Attached to the front side of the crankshaft is the lower chain drive gear. Like the factory oil pump gears, these are made from powdered metal. MMR’s gear is billet steel and will better survive high-horsepower engine applications, especially those with a supercharger where crankshaft loads increase considerably. Another smart upgrade when running a supercharger – especially with stiffer valve springs – are a set of MMR heavy duty secondary chains. This secondary chain links both the intake and exhaust cams and are subjected to high levels of stress.
Moving up is MMR’s billet chain guides. Ford’s factory guides are made from plastic and are known to deflect. This deflection can cause a variance in cam timing. The MMR guides are made from billet aluminum and available with new wear strips.
Ford has repeatedly changed their minds on oil squirters. The reality is that aftermarket forged pistons typically don’t need them and are usually blocked off. These oil squirters have been known to fail for no reason as well, which leads to a reduction in oil pressure. MMR’s oil squirter block offs should be installed ahead of the crankshaft and will help provide additional operating oil pressure.
- MMR Billet Oil Pump Gears and Ported Factory Housing
- MMR Billet Lower Crank Gear
- MMR Billet Chain Guides
- MMR High-Flow Oil Pickup Tube
- MMR Oil Squirter Block Off Plates
- MMR Super Heavy Duty Secondary Chains
- MMR Oil Tube Spacer
Short-Block Build – $1,900 to $7,500+
Time for the fun stuff. When it comes to making north of around 500 rear-wheel horsepower on an F150 engine, 600 on a ’11-14 Mustang, and 700 on a ’15-17, it’s time to consider building a bottom end. The factory crank in both engine variants are forged 4340 and are nearly bulletproof. The stock cranks can be reused or a new one can be purchased at an insanely low price. Budget rods, new bearings, and pistons can be an affordable means to a strong short-block, but keep in mind, it’s likely you will need a .010-over piston after the used bores have been cleaned up. Have your machinist verify this ahead of a rebuild.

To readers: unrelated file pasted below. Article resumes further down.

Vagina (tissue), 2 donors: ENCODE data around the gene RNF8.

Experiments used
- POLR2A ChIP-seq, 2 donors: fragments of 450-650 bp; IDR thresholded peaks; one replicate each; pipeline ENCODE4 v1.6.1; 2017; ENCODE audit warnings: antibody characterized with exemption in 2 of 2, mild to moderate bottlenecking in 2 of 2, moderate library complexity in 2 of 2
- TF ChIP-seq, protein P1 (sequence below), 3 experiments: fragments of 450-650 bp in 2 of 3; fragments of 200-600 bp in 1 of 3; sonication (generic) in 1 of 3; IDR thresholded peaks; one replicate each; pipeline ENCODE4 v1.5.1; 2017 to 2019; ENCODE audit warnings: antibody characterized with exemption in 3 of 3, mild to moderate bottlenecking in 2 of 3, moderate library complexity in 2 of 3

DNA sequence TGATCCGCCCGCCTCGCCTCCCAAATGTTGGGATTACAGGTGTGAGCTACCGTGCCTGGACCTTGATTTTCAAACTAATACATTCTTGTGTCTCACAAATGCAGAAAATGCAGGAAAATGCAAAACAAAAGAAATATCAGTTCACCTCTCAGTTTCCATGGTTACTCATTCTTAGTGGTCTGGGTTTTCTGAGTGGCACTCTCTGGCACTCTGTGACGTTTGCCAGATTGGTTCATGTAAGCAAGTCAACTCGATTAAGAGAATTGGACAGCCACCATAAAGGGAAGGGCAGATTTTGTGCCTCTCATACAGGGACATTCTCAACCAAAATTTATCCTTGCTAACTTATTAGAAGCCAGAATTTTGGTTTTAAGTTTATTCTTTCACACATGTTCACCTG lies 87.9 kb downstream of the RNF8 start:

For our build, we opted for a new BOSS 302 crankshaft from Summit, K1 Technologies H-beam connecting rods, and JE Pistons. The rods are made from 4340 steel and come with ARP 2000 rod bolts. H-Beam in design, the K1 connecting rods are finished in the United States and offered at a very affordable price level. The stock Coyote crankshaft is also forged from 4340 steel and has proven itself well north of 1,500 horsepower, making it one of the best factory cranks available on the market.
Our JE Pistons have been customized to a 10.5:1 compression ratio, so that after block and head decking, we will likely end up closer to 11:1. The pistons are symmetrical in design and are .010 oversized. They have been optioned with JE’s thermal barrier and skirt coating. Since our engine is heading to a road race car, we wanted to minimize piston fatigue with help from the thermal barrier. JE’s Tuff Skirt coating helps with skirt-to-bore break-in and acts as a dry film lubricant to aid any momentary oil pressure drops.